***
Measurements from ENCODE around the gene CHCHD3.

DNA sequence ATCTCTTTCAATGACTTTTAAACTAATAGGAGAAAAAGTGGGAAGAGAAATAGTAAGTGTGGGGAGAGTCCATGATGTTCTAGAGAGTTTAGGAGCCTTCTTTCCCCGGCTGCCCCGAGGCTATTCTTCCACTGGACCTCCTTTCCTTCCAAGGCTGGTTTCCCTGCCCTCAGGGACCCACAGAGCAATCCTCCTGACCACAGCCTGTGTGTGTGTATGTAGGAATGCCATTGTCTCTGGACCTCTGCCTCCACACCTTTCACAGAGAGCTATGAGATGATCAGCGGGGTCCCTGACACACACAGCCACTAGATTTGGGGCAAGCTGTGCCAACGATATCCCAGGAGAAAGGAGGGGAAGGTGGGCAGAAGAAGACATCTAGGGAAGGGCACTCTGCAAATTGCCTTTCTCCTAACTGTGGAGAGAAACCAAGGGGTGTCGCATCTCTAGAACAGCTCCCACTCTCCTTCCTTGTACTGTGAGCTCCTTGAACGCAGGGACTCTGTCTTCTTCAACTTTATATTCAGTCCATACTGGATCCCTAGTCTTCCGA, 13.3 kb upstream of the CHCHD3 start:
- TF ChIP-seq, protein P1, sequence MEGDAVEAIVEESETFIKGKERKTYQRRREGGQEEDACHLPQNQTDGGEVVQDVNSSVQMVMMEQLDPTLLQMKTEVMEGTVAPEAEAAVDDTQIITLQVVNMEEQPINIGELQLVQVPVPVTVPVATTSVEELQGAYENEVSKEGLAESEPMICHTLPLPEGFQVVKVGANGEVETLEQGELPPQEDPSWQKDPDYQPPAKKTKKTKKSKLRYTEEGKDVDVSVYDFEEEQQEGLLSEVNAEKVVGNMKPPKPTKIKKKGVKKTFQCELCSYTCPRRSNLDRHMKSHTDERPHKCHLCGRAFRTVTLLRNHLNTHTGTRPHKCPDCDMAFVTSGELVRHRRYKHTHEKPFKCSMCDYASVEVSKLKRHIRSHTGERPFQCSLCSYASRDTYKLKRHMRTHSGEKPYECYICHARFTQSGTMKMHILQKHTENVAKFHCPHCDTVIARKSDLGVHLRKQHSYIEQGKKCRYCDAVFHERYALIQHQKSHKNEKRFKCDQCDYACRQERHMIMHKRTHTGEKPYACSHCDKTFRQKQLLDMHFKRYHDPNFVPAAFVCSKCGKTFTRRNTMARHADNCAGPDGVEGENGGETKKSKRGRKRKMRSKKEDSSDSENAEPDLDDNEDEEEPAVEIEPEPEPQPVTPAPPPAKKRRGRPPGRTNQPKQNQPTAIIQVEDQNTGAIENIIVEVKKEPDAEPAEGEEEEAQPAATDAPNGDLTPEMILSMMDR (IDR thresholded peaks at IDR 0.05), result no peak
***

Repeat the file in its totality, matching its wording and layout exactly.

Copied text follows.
Measurements from ENCODE around the gene CHCHD3.

DNA sequence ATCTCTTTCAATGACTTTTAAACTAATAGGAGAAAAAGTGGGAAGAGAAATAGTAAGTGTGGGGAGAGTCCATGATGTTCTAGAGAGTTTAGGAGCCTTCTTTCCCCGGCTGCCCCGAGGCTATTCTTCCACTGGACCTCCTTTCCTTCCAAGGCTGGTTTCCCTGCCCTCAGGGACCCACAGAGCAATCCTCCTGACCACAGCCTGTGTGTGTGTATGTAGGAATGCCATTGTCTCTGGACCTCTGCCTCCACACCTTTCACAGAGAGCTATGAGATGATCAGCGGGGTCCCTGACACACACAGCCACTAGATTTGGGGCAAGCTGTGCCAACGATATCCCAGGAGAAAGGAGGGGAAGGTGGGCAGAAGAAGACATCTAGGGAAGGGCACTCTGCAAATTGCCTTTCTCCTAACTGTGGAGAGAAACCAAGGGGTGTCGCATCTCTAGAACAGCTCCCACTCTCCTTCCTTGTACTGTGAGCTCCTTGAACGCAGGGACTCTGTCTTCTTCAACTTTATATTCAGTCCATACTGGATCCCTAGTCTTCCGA, 13.3 kb upstream of the CHCHD3 start:
- TF ChIP-seq, protein P1, sequence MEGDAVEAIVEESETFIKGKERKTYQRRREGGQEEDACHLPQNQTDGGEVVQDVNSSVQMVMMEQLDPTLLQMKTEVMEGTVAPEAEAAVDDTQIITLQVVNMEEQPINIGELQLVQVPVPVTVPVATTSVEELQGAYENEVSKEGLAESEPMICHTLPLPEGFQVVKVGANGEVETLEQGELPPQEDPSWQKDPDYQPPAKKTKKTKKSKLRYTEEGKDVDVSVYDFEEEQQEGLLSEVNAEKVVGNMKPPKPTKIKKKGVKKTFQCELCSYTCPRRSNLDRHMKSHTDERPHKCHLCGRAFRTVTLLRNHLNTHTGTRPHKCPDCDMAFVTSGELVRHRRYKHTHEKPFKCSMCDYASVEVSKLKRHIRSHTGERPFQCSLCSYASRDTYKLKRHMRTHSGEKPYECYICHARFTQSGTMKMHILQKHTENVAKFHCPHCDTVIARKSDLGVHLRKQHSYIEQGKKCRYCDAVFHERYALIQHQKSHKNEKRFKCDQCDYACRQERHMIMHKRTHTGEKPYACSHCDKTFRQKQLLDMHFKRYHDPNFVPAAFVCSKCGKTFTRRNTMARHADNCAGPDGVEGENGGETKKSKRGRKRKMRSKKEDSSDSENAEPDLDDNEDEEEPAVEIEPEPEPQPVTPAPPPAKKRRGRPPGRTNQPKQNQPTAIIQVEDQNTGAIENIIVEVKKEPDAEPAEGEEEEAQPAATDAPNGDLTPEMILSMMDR (IDR thresholded peaks at IDR 0.05), result no peak